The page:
Novels, etc.
Lars Iyer – Nietzsche and the Burbs
Rob Doyle – Threshold
Sam Pink – The Ice Cream Man and other stories

Lissa McCullough – The Religious Philosophy of Simone Weil

"Most of the unorthodox or anti-orthodox elements in Weil’s religious thought stem from her unusual conception of the creation of the world as a withdrawal of God....This means that the act of creation, for Weil, is a radical act of self-transfiguration of God by God: creation is already the crucifixion or passion of God."
Willem Styfhals – No Spiritual Investment in the World: Gnosticism and Postwar German Philosophy
"Kafka’s nihilistic experience, paradigmatic for modernity in general, was not the atheistic realization that there is nothing beyond this world; it was ultimately a religious experience of divine nothingness."
Joseph Kuzma – Maurice Blanchot and Psychoanalysis
"Blanchot proposes to read the Freudian unconscious as a radical exteriority, something that is not only indeterminate and unknowable, but that pulls man outside himself, outside everything he believes himself to be, outside everything that would comprise for him a center point.…an irreducible otherness that precedes any installation of identity – an obscurity more ancient than even the most primitive form of outside that is neither another world nor a hidden world."

Thursday, November 12, 2020

The disappearance of criticism, part two

A friend mentioned to me that he felt alienated by the articulacy of a literary critical book he was reading; by its neutrality of tone, by its calm. Unruffled was another word he used. We all might recognise this feeling while assuming it is admiration, respect, perhaps even envy. We become convinced without noticing that command over what one has read defines the value of criticism, and that the object serves a purpose only the critic may determine.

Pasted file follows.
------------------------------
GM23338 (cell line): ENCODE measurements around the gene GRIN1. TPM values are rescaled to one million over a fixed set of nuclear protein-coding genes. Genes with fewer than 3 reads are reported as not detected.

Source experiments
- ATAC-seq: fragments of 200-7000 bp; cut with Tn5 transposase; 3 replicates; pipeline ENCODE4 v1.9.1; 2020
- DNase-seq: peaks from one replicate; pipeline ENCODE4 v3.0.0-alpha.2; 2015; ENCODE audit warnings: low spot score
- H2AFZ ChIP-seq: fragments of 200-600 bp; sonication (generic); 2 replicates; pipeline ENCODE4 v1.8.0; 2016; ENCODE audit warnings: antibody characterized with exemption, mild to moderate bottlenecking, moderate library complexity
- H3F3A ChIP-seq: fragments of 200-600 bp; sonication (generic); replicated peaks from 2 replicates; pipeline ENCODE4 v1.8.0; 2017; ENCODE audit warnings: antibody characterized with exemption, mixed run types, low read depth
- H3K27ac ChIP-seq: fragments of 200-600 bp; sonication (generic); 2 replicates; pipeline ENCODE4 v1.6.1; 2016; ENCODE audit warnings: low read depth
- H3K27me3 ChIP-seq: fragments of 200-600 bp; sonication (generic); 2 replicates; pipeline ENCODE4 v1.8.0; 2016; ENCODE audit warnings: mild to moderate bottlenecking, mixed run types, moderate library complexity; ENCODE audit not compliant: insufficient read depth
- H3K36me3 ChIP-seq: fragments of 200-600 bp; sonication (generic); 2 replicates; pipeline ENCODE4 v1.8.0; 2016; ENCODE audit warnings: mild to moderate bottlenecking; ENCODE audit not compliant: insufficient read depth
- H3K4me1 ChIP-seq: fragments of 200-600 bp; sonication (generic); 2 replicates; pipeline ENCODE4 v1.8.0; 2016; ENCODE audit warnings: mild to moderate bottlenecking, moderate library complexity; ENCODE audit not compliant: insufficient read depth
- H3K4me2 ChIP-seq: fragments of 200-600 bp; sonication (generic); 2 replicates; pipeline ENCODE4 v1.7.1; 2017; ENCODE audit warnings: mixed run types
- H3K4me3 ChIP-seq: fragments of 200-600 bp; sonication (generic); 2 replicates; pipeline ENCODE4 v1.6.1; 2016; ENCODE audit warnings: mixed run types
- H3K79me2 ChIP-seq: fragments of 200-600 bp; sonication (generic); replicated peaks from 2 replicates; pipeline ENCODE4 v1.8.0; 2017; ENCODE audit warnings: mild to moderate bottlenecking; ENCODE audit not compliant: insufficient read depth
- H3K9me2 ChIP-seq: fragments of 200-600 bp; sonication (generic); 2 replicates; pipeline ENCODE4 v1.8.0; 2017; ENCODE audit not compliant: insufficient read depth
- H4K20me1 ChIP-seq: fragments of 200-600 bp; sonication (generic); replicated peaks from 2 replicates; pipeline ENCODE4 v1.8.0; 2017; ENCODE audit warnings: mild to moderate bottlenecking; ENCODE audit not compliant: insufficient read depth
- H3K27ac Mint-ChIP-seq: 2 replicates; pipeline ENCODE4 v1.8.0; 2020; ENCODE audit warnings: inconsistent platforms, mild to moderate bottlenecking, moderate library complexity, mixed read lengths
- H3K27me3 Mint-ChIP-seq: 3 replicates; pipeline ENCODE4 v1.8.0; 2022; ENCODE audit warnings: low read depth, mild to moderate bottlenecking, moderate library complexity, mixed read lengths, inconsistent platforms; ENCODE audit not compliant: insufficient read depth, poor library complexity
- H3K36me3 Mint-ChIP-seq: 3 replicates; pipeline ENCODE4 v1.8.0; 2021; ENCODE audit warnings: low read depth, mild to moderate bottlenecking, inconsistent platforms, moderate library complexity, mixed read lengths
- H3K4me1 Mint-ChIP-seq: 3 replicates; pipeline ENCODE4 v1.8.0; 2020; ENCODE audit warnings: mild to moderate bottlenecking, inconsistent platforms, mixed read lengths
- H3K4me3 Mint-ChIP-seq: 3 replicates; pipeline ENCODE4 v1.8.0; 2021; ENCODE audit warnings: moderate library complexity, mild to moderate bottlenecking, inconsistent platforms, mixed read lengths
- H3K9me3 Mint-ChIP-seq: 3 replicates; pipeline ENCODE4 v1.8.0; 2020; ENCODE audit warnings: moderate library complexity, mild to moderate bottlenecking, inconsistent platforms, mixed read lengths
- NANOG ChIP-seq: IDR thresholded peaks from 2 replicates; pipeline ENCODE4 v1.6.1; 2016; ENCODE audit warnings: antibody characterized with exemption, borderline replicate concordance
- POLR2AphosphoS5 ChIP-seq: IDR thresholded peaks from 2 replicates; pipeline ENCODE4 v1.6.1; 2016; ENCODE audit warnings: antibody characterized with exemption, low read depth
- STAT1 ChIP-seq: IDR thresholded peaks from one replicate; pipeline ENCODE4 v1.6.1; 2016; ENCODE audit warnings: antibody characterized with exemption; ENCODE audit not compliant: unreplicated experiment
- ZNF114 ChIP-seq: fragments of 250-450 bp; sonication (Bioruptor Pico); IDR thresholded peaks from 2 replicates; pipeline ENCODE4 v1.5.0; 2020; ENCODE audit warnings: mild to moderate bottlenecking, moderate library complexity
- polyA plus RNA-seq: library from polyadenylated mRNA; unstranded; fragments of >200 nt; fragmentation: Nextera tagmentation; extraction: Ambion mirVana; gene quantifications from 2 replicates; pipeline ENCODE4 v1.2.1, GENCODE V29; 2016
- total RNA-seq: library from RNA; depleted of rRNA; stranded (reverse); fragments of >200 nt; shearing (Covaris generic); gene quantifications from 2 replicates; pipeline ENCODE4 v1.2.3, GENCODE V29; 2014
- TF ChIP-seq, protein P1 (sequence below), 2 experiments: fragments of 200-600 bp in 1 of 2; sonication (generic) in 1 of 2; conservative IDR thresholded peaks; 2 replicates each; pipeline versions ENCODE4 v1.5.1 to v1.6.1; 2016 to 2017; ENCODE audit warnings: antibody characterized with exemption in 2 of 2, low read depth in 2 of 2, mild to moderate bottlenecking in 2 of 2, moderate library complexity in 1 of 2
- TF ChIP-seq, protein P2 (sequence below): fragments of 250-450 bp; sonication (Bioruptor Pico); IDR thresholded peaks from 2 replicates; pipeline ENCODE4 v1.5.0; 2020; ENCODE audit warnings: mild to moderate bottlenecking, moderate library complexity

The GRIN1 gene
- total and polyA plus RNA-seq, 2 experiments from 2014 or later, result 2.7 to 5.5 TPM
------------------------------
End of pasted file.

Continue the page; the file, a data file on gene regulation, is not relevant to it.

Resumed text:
His comments made me realise that I am often similarly alienated by book reviews: “We know everything,” they say, “nothing can surprise us”. The critic may be disturbed by the content, offended, made angry, impressed, amused, surprised or delighted, but these result only in the language of reproach or approval, in hachet jobs or raves, each accommodated under the alibi of industrial evaluation. Literature is again subordinated to its public uses, so that for the critic to experience a separation from that regular accommodation is to experience self-doubt and the suspicion of incompetence. Asking fundamental questions is not advisable.

Alienation is the residue of those unasked fundamental questions. Their repression is only one of many symptoms of the despair of contemporary culture in its dealing with literature; a despair that manifests in newspaper book pages desperately seeking an aura for what we must call post-literary novels. The fierce policing of despair is manifest in this newspaper's report of the stern rebuking of Barry Pierce for his appropriately tongue-in-cheek review of some generic ephemera.

For the critic to become ruffled, it would be necessary for them to become aware of that which makes it possible for a work to become a work of art, and for their criticism to be subject to that experience. When art is completely absent, or used as a keyword for elegance and good taste, the only thing left to say is said by Barry Pierce.

By “makes it possible”, I’m thinking not of the conditions of a literary work’s production, the biography of its author, or the poetic or experimental quality of the prose, but of what Maurice Blanchot’s writes paraphrasing Rilke’s lament for a dismembered Orpheus: “The work is Orpheus, but it is also the adverse power which tears it and divides Orpheus.” The work is that of mastery and of mastery’s undoing, which means, he adds, that the work belongs to an order that we do not associate with achievement. Articulacy would then risk betraying the work by ignoring, dismissing or, more likely, remaining completely unaware of the part that distinguishes art from other human creative activity; the part taken by fire, to adapt Blanchot’s title for a collection of his essays; that which is non-essential, useless, even destructive. Instead, articulacy emerges in firm judgments on technique and the utilitarian aspects of the work. As the 2020 Booker shortlist also reveals, this tendency also now dominates the production of novels.

While this domination is perhaps inevitable, as the work itself draws attention to such uses, the reason why art has such an aura, and why the review pages regard literature with such uncomprehending reverence even as they abuse it, is as much to do with its adverse power, the part taken by fire, as its demonstrable uses. Criticism might reappear as a means of approaching the clearing taken by fire even as it is appropriated by reportage or self-expression.